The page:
I want to share an insightful article with you by C. Michael Patton.
I have come to have a love-hate relationship with theology. I love it because it can deepen one’s faith, helping people to rejoice more because they understand and know God better (Jer. 9:24). There is nothing more exciting than the look on peoples’ faces when they are being theologically transformed. It is the “wow, this is really true” look. I live for that both in myself and in others.
However, there is a dark side to theology. I see it everyday. I pray that this does not infect my students, but inevitably, there are always one or two who take their theological knowledge and create a recipe of sin and shame. These are people I call “theologically dangerous.”
The theologically dangerous have no grace. They get some right answers and then become the judge, jury and executioner of people. What should have been the path toward humility turns into the path of arrogance. Their self-justification for their graceless belligerence is this: “I am not arrogant, I am discerning.” Correct theology becomes a virtue that swallows up virtues of tenderness, grace, respect, and kindness, offering only a black hole of hopelessness unless people conform. Those who come in contact with them are judged only by their statement of faith. Their fellowship circle is small and friends few. The distinction between essentials and non-essentials does not find a place in their diary. They hunt and hunt for bad theology until they find it. They correct others with pride. When they are not invited to the parties, they interpret this as a mark of persecution for a theology well-played.
These are the type of people who are on the dark side of theology. Unfortunately, those who are theologically dangerous are the most vocal (and possibly, the most numerous). Since they have yet to be theologically humiliated, they can’t stop talking. The fear of God, they have yet to learn. They set themselves up as the watchdogs of Christian orthodoxy. They are the first to comment and correct on the blogs. They are the first to raise their hand in Sunday School when you say, “Does anyone have any questions?” Yet after ten minutes of talking, you ask yourself ”what part of the word ‘question’ do they not understand?” They question people’s salvation based on minor theological points of disagreement.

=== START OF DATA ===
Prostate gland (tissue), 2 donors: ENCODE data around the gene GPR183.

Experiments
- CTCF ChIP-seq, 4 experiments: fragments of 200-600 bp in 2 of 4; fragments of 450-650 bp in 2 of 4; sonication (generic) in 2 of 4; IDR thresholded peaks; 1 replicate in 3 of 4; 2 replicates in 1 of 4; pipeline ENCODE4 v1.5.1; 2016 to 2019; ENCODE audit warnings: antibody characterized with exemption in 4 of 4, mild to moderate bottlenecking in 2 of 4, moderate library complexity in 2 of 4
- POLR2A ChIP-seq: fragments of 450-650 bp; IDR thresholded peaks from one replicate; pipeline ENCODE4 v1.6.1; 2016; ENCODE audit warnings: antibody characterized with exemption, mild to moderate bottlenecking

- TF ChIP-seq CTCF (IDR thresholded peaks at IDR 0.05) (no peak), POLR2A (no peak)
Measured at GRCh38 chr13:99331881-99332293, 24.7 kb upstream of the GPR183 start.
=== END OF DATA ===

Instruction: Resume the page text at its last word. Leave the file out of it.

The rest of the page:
Fortunately, many eventually increase in their theological knowledge to a point where they become theologically transformed. This happens when one becomes theologically humiliated. It is like the transition from uninformed adolescence, to a know-it-all teenager, to a mature adult. The mature adult has wisdom and grace due to their coming of age theologically. All the things they thought they knew as a teenager goes through the trials of life. Doctrinal battle scars evidence a ripening of the fruit of belief. Their categories become more diverse. They realize that while there are some black and whites to our faith, there is also a lot of grey. In other words, they recognize that there is a lot we don’t know. They tighten their grip on the main things and losen it on others. They choose their battles very carefully. It is a transition from ignorance to arrogance back to some degree of informed ignorance.
At this point, fellowship can resume. The lynch mob is sent home. The invitations to parties trickle in. The lantern of the hope of the gospel is shinning bright. At this point, the dark side of theology is over.
Dear, Brother & Sisters in Jesus Christ,
Let us remember,
5 Likewise you younger people, submit yourselves to your elders. Yes, all of you be submissive to one another, and be clothed with humility, for ” God resists the proud, But gives grace to the humble.”
6 Therefore humble yourselves under the mighty hand of God, that He may exalt you in due time
1 Though I speak with the tongues of men and of angels, but have not love, I have become sounding brass or a clanging cymbal.
2 And though I have the gift of prophecy, and understand all mysteries and all knowledge, and though I have all faith, so that I could remove mountains, but have not love, I am nothing.
3 And though I bestow all my goods to feed the poor, and though I give my body to be burned, but have not love, it profits me nothing.
4 Love suffers long and is kind; love does not envy; love does not parade itself, is not puffed up;
5 does not behave rudely, does not seek its own, is not provoked, thinks no evil;
6 does not rejoice in iniquity, but rejoices in the truth;
7 bears all things, believes all things, hopes all things, endures all things.
8 Love never fails. But whether there are prophecies, they will fail; whether there are tongues, they will cease; whether there is knowledge, it will vanish away.
9 For we know in part and we prophesy in part.
10 But when that which is perfect has come, then that which is in part will be done away.
11 When I was a child, I spoke as a child, I understood as a child, I thought as a child; but when I became a man, I put away childish things.
12 For now we see in a mirror, dimly, but then face to face. Now I know in part, but then I shall know just as I also am known.
13 And now abide faith, hope, love, these three; but the greatest of these is love.